Training for Times of Unrest

by | 28 June 2022 | Skills Development

Things changed in the United States in mid 2020. Violent protests, demonstrations, and civil unrest were widespread across the Country as calls for social justice were made. Police, police stations, and civilians were attacked. Government buildings and private businesses were burned, and people were killed.

What made the situation in mid 2020 different than previous unrest in the U.S. was the perception that government leaders and media sources approved of what was happening. Indeed, even two years later few individuals have been prosecuted for crimes that took place during that time of intense unrest.

On June 7, 2022 the Department of Homeland Security released a “National Terrorism Advisory System Bulletin.” In part, this read:

In the coming months, we expect the threat environment to become more dynamic as several high-profile events could be exploited to justify acts of violence against a range of possible targets. These targets could include public gatherings, faith-based institutions, schools, racial and religious minorities, government facilities and personnel, U.S. critical infrastructure, the media, and perceived ideological opponents.

Details in the report noted that high-profile Supreme Court decisions could be among the triggers for violence. In fact, in the weeks since this Bulletin was issued protests, some violent, have occurred as the result of Supreme Court decisions. What’s more, the media and even some elected officials have called into question the very legitimacy of the Supreme Court and the United States Constitution.

This cultural shift toward violence that’s perceived to be sanctioned, cheered, and sometimes called for by elected officials, celebrities, and the mass media is alarming. This represents a new era in American culture and politics. It serves to normalize violence as a justifiable response to political, economic, and cultural challenges. To the degree that violence becomes an acceptable means of public discourse within a nation, private citizens should take steps to adapt to these cultural shifts.

Many suggest that the way to deal with these new realties is to purchase a firearm for protection. While this is an important decision that should be considered, doing so without training in firearms safety and proper use could create more problems than it solves. We recommend that if you can legally own a firearm that you consider doing so only after receiving professional training and advice. There are many sources for such training. One option is to visit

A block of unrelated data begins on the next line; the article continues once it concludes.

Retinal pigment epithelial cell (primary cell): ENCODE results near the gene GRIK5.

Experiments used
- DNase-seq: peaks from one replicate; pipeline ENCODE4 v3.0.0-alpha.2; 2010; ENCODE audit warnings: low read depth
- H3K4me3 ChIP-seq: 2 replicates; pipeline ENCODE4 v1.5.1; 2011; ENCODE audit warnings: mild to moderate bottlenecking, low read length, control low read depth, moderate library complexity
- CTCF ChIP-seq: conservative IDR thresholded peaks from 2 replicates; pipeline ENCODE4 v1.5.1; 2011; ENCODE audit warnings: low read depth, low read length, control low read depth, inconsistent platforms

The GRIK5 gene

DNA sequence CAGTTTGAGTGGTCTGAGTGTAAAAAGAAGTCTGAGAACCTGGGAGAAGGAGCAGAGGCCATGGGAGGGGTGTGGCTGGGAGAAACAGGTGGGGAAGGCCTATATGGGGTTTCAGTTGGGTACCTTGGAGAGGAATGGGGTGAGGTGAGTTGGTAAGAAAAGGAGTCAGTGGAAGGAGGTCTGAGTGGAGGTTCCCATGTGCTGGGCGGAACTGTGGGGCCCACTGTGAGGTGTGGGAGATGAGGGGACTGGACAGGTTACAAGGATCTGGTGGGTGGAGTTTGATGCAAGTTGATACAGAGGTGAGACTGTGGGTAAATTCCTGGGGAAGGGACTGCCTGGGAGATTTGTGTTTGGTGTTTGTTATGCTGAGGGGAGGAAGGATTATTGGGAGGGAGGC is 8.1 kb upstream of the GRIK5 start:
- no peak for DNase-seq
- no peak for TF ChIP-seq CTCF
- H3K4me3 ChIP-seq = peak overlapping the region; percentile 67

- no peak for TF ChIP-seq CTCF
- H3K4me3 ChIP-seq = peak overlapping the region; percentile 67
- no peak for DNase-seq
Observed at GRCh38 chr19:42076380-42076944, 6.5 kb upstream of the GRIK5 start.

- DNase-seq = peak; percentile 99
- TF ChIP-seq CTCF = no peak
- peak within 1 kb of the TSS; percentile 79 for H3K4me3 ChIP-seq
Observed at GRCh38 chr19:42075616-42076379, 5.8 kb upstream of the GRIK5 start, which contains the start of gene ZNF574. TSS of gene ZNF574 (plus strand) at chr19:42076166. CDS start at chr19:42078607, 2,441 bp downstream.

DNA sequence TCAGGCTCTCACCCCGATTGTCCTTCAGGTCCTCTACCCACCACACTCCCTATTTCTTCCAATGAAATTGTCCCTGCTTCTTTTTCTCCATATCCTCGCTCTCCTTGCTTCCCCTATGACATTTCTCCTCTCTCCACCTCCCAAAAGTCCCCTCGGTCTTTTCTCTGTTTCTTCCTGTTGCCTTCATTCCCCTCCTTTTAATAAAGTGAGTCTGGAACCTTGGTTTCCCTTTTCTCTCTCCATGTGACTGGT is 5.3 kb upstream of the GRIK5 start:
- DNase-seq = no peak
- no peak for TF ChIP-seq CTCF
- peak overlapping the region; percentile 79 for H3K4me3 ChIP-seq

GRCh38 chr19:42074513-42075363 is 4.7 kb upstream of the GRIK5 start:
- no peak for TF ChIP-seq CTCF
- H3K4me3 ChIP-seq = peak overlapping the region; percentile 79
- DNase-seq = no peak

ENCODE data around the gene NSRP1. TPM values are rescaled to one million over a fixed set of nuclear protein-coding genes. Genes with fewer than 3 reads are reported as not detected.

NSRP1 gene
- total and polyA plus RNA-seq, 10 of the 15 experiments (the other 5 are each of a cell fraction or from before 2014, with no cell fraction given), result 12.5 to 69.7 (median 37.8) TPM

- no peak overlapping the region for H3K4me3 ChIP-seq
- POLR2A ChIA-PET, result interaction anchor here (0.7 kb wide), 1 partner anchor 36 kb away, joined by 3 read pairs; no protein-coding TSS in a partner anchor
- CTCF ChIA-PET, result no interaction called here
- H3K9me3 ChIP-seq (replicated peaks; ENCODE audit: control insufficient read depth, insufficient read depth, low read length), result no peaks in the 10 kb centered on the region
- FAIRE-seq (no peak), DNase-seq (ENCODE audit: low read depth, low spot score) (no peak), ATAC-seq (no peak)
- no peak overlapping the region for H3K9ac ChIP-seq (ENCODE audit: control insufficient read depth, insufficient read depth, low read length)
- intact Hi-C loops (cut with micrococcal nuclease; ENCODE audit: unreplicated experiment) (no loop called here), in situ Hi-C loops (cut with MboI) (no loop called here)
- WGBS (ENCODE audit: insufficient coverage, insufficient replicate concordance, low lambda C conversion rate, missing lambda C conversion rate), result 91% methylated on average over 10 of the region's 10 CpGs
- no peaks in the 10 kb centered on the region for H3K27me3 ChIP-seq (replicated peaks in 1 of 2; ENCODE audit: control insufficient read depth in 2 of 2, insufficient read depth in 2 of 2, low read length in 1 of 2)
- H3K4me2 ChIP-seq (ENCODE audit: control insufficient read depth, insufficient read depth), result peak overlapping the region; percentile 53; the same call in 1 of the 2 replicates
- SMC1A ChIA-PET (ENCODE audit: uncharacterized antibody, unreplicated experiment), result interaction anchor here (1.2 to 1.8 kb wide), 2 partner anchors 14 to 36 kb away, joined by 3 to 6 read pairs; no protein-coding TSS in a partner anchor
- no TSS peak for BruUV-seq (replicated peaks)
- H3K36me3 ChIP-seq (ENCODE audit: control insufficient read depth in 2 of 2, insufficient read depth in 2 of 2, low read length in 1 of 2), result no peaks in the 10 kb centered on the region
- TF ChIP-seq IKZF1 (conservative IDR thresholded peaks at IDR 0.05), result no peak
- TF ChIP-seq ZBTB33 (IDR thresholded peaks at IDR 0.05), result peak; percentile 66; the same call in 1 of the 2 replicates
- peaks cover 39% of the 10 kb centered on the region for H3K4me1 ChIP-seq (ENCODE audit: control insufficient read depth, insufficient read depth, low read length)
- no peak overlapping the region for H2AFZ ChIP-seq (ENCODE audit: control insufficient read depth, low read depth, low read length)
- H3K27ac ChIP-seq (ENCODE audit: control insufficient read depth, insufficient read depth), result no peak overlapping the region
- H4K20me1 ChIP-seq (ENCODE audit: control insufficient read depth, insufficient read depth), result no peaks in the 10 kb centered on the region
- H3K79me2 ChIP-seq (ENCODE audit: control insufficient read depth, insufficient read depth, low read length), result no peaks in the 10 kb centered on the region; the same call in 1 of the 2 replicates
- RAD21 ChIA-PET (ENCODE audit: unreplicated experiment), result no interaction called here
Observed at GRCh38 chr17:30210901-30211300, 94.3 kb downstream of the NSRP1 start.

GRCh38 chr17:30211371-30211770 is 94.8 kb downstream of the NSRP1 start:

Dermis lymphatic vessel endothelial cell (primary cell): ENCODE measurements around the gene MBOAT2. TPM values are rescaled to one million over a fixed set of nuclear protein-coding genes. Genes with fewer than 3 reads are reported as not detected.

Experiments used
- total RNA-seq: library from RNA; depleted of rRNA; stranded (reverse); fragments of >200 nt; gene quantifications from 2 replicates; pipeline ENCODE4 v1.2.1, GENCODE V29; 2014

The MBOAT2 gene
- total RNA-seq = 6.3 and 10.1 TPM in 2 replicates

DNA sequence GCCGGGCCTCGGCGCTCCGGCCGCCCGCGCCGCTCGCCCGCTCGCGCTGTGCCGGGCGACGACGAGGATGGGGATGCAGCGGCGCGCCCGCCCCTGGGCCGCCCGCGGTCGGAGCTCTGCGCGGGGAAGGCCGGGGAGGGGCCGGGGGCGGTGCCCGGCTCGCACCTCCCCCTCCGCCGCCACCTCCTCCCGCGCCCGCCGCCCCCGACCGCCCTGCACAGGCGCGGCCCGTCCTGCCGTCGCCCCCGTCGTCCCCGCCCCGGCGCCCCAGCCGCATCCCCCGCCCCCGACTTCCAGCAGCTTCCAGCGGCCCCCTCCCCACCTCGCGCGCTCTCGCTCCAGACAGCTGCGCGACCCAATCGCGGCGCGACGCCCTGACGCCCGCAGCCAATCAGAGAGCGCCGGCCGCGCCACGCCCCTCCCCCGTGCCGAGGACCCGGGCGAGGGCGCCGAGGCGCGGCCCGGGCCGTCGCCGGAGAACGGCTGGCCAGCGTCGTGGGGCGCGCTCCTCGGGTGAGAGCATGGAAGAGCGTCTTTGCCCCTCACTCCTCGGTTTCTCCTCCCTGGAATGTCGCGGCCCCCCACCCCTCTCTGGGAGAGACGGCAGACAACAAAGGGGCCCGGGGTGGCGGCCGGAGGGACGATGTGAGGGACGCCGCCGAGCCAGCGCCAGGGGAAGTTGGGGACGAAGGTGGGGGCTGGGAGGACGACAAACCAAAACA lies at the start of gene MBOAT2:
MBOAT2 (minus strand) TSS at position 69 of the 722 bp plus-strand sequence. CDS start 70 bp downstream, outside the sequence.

The reality is, however, there’s much you can do to avoid ever having to use a firearm in self-defense. Whereas firearms training involves what’s known as “hard skills,” there’s a complementary body of knowledge known as “Soft Skills and Tactics” (SST). Almost everyone who’s served in law enforcement or the military has likely received training in hard skills. On the other hand, relatively very few have ever received SST training. This is generally reserved for small teams who serve in high-risk international locations and who are tasked with operating with low-visibility in order to achieve their operational objectives.

SST specialists are trained to live “under the radar,” so to speak so that they can avoid confrontation as they seek to accomplish their goals. They’re trained to not allow unplanned obstacles to interfere with their larger objectives. For a discussion on this topic, please see our article titled “Obstacles vs. Objectives” that was published on 30 June 2021.

As things change in the United States and widespread violence becomes a more normative and accepted part of American culture, Soft Skills and Tactics can go a long way toward helping law-abiding citizens have the best chance of thriving in even the most challenging environments. This can be accomplished by avoiding confrontation and preparing for whatever political, economic, or related issues may come.

We invite you to consider taking the online Soft Skills and Tactics (SST) course as a first step. Each of the 45 subject matter topics includes follow-up suggestions for enhancing the skills taught. If you have an interest in the SST course, more information can be found by Clicking Here.

We hope that things settle down and that violence and unrest never become normative within the United States as has happened in numerous other countries. And yet, it never hurts to have the skills that will help ensure that you and those you love will know how to thrive in just about any setting.


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